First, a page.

Tag Archives: Andrew Gruen

“Bare E-ssentials 3: with a Vengeance” from Encompass Productions

This live stream of new writing was back for a third evening with a sense of celebration. Its creators have won an award! And they’re starting a fun competition for viewers to name each night – the next one is on 26 August. With congenial host Liam Fleming creating a kind of community before our eyes, this back-to-basics ‘micro theatre’ company is thriving online.

It’s the material that counts, of course, and the four plays presented are of a high standard: writing, direction and performances. There is a bumpy start. Rules by Lucy Jamieson didn’t excite me: the humour behind two flatmates talking about STDs failed, despite Karina Holness and Esme Cooper trying very hard. But it’s a debut piece and Jamieson can learn a lot from the experience.

Two monologues showed care, cleverness and depth. Emma Dawson’s Stones Around My Neck makes you question who is gaslighting who in a skilful developing scenario. Kayla Feldman’s confident direction of Deborah Garvey is spot on. Listen by Jacquie Penrose is a cracking piece. Masterfully handling its short duration, adding just enough mystery into a vague apocalyptic setting, this phone message about a relationship that has broken down is great stuff. Aided by Fleming’s direction and (for once) the filming, an emotive performance from Amelia Parillon (pictured top) proves gripping.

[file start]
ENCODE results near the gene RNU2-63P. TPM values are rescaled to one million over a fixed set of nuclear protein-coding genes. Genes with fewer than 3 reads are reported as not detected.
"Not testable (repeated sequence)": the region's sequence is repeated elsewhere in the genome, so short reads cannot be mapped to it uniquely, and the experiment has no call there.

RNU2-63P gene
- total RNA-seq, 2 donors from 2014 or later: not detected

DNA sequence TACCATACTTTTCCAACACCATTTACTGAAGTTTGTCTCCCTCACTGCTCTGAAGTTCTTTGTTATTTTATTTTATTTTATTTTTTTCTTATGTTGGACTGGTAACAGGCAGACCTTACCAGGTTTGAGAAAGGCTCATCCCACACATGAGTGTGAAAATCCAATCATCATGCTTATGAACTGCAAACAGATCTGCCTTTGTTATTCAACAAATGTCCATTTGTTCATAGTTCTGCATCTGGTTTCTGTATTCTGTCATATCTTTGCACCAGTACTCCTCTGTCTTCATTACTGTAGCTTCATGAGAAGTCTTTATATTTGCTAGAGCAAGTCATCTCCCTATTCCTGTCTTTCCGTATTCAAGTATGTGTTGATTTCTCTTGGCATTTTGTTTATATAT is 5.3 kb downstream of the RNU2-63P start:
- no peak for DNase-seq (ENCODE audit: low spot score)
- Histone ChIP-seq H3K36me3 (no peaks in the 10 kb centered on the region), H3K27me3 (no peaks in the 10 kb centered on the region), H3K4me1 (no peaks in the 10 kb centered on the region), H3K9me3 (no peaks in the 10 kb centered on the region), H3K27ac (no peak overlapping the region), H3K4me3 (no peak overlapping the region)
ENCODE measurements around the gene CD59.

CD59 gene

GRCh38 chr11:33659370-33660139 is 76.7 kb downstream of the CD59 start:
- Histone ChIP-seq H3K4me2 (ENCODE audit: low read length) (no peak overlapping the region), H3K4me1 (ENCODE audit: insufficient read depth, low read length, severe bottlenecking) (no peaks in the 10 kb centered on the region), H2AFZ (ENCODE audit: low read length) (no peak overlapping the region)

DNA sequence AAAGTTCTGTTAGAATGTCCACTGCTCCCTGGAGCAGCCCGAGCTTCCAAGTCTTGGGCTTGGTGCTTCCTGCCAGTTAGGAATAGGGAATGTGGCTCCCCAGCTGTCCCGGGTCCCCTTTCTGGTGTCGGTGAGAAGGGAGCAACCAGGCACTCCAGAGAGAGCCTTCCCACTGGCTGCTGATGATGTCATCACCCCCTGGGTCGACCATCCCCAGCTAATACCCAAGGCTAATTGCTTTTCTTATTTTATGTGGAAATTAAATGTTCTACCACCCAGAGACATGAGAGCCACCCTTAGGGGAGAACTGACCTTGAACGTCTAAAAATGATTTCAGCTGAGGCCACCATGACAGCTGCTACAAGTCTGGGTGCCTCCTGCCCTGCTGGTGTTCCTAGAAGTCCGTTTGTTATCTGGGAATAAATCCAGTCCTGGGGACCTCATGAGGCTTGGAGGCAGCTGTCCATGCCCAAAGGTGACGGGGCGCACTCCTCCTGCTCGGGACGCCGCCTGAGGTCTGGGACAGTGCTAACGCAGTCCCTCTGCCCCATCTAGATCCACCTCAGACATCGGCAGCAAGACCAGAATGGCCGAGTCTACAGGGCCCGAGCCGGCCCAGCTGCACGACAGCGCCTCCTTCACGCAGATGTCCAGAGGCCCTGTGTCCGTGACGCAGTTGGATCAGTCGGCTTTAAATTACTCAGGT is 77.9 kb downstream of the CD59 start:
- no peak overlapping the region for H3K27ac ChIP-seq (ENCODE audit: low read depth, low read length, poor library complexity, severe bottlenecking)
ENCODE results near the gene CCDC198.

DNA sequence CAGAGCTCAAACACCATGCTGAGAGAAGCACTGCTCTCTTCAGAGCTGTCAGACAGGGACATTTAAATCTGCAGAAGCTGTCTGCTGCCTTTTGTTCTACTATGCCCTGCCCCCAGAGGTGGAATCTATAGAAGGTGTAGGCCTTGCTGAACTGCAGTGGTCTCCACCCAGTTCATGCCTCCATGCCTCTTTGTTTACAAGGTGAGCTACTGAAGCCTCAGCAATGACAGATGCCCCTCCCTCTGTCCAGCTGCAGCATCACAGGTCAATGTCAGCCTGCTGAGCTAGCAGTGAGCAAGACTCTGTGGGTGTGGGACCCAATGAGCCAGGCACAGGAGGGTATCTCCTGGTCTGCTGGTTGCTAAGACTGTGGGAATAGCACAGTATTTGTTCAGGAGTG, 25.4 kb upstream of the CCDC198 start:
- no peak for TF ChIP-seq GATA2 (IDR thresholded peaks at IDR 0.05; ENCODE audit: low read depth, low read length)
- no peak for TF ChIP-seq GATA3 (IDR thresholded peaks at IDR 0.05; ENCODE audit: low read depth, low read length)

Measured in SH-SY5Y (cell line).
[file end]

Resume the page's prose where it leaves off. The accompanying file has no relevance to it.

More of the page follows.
Impressive as the previous piece is, my highlight was James C Ferguson’s The Chair – a deliciously wicked comedy sketch with teeth. Where the bite actually comes from is the source of surreal humour as we learn “the particulars” of two dinner guests’ disappearance. Ferguson’s language has a distinctive quality. And performers Andrew Gruen and Amy Fleming, under Jonathan Woodhouse’s direction, control their overblown characters very well indeed.

My only problem came at the end of Bare Essentials 3: with a Vengeance. Although bringing all the performers back for a bow was deserved, I still feel uncomfortable clapping a computer screen. Wouldn’t it be great to get back to real-life curtain calls? With Encompass Productions usually based in bars, maybe someone could lend a pub garden? Given what has already been achieved, if anyone can manage this next step it’s this team. Fingers crossed.